Women's History Month: 2nd Lt. Elsie S. Ott
By Senior Airman William Zinser , Women's History Month committee
/ Published March 27, 2014
HANSCOM AIR FORCE BASE, Mass. -- During World War II, the U.S. Army Air Corps pioneered military medical care through the development of air evacuations of wounded personnel. Contributing to this was 2nd Lt. Elsie S. Ott, a flight nurse on the first intercontinental air evacuation flight that demonstrated the potential of air evacuation.
Born in 1913 in Smithtown, N.Y, Ott attended Lenox Hill Hospital School of Nursing in New York City after completing high school. After several positions in area hospitals, Ott joined the Army Nurse Corps in September 1941.
She was commissioned as a second lieutenant soon after and had assignments to Louisiana and Virginia before being sent to Karachi, India.
It was during this assignment that she would participate in the first air evacuation. Originating from Karachi, India, patients were evacuated to Walter Reed Hospital in Washington, D.C.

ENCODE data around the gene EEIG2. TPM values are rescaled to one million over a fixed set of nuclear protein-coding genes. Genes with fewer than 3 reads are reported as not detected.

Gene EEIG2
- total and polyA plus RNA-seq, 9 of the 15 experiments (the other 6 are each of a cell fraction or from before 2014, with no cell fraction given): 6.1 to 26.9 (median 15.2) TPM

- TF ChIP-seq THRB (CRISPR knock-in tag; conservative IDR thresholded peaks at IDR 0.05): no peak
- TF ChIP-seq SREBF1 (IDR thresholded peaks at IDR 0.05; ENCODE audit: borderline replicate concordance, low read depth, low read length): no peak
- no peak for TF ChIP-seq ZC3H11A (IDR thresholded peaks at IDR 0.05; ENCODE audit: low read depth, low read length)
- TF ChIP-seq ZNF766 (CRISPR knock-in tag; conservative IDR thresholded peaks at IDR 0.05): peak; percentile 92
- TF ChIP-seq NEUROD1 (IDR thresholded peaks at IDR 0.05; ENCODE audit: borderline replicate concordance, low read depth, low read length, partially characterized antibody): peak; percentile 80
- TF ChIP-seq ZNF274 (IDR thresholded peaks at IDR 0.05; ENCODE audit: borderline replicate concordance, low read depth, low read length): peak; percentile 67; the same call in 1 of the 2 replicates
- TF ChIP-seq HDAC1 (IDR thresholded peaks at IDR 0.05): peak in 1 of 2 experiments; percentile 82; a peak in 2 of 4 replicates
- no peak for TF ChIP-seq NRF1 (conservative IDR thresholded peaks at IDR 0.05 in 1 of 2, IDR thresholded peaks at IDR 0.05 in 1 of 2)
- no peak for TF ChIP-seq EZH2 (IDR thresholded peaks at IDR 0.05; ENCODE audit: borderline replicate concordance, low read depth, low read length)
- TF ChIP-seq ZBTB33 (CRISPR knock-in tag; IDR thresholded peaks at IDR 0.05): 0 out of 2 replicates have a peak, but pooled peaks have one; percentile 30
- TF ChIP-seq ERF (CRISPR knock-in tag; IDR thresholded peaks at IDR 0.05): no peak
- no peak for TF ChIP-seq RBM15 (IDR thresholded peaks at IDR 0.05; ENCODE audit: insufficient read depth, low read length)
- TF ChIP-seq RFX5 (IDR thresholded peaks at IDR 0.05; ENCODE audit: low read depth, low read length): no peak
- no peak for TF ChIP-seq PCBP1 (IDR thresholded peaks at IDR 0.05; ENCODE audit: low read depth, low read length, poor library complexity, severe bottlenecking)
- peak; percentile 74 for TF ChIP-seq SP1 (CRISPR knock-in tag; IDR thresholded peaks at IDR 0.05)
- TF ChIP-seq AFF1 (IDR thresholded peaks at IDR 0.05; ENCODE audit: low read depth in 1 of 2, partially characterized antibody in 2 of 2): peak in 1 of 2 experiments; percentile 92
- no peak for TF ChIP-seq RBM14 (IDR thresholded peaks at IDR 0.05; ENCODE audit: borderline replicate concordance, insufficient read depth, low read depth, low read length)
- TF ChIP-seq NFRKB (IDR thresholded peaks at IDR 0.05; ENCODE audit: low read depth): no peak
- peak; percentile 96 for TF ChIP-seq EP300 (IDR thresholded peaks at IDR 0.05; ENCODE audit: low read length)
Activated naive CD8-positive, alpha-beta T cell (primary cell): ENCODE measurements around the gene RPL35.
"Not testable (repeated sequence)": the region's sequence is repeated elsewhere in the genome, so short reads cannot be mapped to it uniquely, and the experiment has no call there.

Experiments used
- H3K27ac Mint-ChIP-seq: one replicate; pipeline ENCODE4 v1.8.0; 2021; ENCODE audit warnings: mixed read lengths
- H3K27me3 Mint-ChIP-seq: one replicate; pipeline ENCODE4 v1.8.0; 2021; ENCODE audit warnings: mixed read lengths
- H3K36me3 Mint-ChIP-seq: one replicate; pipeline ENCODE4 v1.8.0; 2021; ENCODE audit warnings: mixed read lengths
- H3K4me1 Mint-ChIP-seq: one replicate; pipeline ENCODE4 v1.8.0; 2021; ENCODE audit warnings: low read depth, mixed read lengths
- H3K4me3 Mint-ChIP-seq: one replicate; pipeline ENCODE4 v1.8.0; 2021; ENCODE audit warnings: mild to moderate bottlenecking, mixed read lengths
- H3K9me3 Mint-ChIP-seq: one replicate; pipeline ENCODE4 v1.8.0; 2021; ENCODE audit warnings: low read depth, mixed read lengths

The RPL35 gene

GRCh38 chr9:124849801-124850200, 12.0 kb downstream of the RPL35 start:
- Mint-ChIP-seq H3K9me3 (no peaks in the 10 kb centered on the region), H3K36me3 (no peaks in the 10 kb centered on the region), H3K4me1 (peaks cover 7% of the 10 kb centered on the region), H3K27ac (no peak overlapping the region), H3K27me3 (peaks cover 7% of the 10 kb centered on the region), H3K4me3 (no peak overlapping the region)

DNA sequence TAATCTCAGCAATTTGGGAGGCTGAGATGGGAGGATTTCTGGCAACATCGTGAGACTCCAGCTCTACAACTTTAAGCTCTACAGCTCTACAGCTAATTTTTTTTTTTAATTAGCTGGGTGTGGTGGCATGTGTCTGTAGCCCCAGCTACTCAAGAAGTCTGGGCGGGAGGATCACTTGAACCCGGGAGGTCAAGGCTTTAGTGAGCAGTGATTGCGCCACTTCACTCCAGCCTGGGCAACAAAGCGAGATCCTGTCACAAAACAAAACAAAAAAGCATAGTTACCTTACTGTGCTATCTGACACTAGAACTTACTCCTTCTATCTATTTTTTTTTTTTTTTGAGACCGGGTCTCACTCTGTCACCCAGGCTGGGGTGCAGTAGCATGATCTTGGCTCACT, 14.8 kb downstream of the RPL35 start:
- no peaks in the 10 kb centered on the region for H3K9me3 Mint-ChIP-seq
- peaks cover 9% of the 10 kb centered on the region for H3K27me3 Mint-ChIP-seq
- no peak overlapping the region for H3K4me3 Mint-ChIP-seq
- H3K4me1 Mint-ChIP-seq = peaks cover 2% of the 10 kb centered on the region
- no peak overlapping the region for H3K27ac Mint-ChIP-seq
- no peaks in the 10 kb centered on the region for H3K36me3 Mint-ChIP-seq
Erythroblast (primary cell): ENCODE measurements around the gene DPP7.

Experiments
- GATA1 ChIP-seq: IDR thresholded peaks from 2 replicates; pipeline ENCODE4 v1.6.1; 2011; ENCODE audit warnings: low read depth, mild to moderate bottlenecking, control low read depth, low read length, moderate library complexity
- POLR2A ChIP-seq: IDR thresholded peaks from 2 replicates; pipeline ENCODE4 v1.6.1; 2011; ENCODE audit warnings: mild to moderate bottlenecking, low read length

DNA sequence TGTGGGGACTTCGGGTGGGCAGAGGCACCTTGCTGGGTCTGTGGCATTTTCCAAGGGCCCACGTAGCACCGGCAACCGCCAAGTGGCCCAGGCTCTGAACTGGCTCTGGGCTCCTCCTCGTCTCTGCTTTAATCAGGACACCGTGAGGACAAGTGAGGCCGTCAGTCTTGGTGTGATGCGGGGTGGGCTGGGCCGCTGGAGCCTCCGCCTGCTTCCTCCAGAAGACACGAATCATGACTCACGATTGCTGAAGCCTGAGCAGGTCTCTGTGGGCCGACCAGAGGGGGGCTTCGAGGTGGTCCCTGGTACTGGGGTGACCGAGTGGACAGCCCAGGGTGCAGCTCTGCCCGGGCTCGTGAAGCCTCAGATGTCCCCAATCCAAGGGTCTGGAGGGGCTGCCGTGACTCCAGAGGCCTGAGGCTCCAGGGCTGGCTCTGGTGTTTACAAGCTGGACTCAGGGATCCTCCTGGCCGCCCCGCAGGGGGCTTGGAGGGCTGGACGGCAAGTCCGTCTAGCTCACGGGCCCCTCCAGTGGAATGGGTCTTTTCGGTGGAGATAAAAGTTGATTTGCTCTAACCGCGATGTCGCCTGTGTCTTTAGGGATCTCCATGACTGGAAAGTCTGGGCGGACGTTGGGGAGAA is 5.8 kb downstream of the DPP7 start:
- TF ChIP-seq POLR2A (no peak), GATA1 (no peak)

Ott was assigned to the flight with only 24 hours' notice. Prior to this she had no flying experience and had never flown before.
She gathered blankets, sheets and pillows for the trip, but the only medical equipment available to her was nothing more than a first aid kit. No medical professional screened the patients who were to fly with Ott, and she and a sergeant with a medical background were the only people on board to care for patients.
The plane left Karachi with five wounded personnel Jan. 17, 1943. Of those five, two were paralyzed from the waist down, one suffered from tuberculosis, another with glaucoma and the fifth was suffering manic-depressive psychosis.
After stops along the way for refueling, the plane reached its destination nearly a week after beginning -normally a three month trip by ship.
Ott knew that her report on the trip would be crucial for further planning, and she immediately sat down to make notes for future flights. Among the suggestions she listed were the need for oxygen, more wound dressing supplies, extra coffee and blankets. She also noted that wearing a skirt was impractical for this kind of duty.
Two months later, Ott received the first U.S. Air Medal, the first given to a woman in the U.S. Army, for her role in the evacuation flight.
She was sent back to India that October with an official role in the 803rd Military Air Evacuation Squad. Ott was soon promoted to Captain before being discharged in 1946.
Nearly 20 years later in 1965, Ott was selected to christen a new type of air ambulance, the C-9 Nightingale.
Editor's note: Content from Air Force News Service articles